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Re: Raspberry Pi- the saviour of Linux?

Posted: Sat Dec 15, 2012 10:35 pm
by peterlowrie
Been using Linux since 1992.

Never will I go back to windoze except to help other hapless users who are not without the temerity to abandon it.

Peter

Re: Raspberry Pi- the saviour of Linux?

Posted: Sat Dec 15, 2012 11:53 pm
by Dweeber
peterlowrie wrote:Been using Linux since 1992.

Never will I go back to windoze except to help other hapless users who are not without the temerity to abandon it.

Peter
I love it when people isolate themselves to one type of platform and attempt to make it do everything they need. Certainly not someone I would look to for support skills in a business computing environment.

I've been using Unix since mid-1980's... I use Win boxes all the time. Using it to post this message right now. Have way too many required apps that simply don't work well enough in a *NIX environment to be worth the hassle or they simply dont work at all. Rather get the work done than play around trying to get it to work. Each type of platform has its place in the grand scheme of things and using the "The right tool for the right job" seems to work best.

The Raspberry Pi is a great little device, but I wouldn't replace my desktop with it, nor would I use it to replace my VPS Internet facing servers. It is a great learning device that will hopefully open the eyes of many young and old alike. Certainly giving me the chance to delve into Electronics in a way I've not had time to in the past, teaching an old dog new tricks.

Hopefully it opens the eyes of people to one of many possible computing environments and doesn't close them off from others.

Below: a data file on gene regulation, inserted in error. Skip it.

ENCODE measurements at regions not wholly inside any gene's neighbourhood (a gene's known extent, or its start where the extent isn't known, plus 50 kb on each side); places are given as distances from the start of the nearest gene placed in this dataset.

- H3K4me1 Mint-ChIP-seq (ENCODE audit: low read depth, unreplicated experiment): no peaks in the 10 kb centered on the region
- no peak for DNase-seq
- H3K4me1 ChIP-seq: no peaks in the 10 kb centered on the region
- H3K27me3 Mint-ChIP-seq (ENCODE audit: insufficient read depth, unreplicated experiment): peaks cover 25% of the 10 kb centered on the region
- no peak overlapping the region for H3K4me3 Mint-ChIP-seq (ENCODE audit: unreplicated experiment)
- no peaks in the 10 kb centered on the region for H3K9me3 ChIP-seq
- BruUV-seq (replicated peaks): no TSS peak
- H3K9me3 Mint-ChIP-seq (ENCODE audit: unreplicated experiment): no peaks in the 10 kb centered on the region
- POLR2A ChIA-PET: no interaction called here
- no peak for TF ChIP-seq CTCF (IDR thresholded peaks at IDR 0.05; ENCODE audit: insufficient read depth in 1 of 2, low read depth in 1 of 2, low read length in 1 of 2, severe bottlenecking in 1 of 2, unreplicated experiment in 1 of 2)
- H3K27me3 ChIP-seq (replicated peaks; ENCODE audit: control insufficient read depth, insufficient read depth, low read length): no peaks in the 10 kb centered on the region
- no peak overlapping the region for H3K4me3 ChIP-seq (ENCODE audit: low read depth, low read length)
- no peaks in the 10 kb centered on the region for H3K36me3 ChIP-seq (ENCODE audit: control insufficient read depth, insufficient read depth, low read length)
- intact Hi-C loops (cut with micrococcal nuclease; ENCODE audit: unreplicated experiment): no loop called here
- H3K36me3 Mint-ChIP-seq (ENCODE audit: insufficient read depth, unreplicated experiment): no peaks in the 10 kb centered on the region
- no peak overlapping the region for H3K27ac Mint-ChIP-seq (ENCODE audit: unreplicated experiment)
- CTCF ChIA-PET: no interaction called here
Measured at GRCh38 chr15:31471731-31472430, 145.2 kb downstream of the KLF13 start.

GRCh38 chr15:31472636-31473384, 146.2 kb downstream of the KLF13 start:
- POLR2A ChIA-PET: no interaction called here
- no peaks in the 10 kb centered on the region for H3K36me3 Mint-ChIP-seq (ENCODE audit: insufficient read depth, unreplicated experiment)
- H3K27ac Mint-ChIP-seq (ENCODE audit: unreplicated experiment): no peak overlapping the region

I have 4 Raspberry Pi's BTW... for various projects.

Re: Raspberry Pi- the saviour of Linux?

Posted: Sun Dec 16, 2012 9:41 am
by gritz
Dweeber wrote:
peterlowrie wrote:Been using Linux since 1992.

Never will I go back to windoze except to help other hapless users who are not without the temerity to abandon it.

Peter
I love it when people isolate themselves to one type of platform and attempt to make it do everything they need. Certainly not someone I would look to for support skills in a business computing environment.

I've been using Unix since mid-1980's... I use Win boxes all the time. Using it to post this message right now. Have way too many required apps that simply don't work well enough in a *NIX environment to be worth the hassle or they simply dont work at all. Rather get the work done than play around trying to get it to work. Each type of platform has its place in the grand scheme of things and using the "The right tool for the right job" seems to work best.

The Raspberry Pi is a great little device, but I wouldn't replace my desktop with it, nor would I use it to replace my VPS Internet facing servers. It is a great learning device that will hopefully open the eyes of many young and old alike. Certainly giving me the chance to delve into Electronics in a way I've not had time to in the past, teaching an old dog new tricks.

Hopefully it opens the eyes of people to one of many possible computing environments and doesn't close them off from others.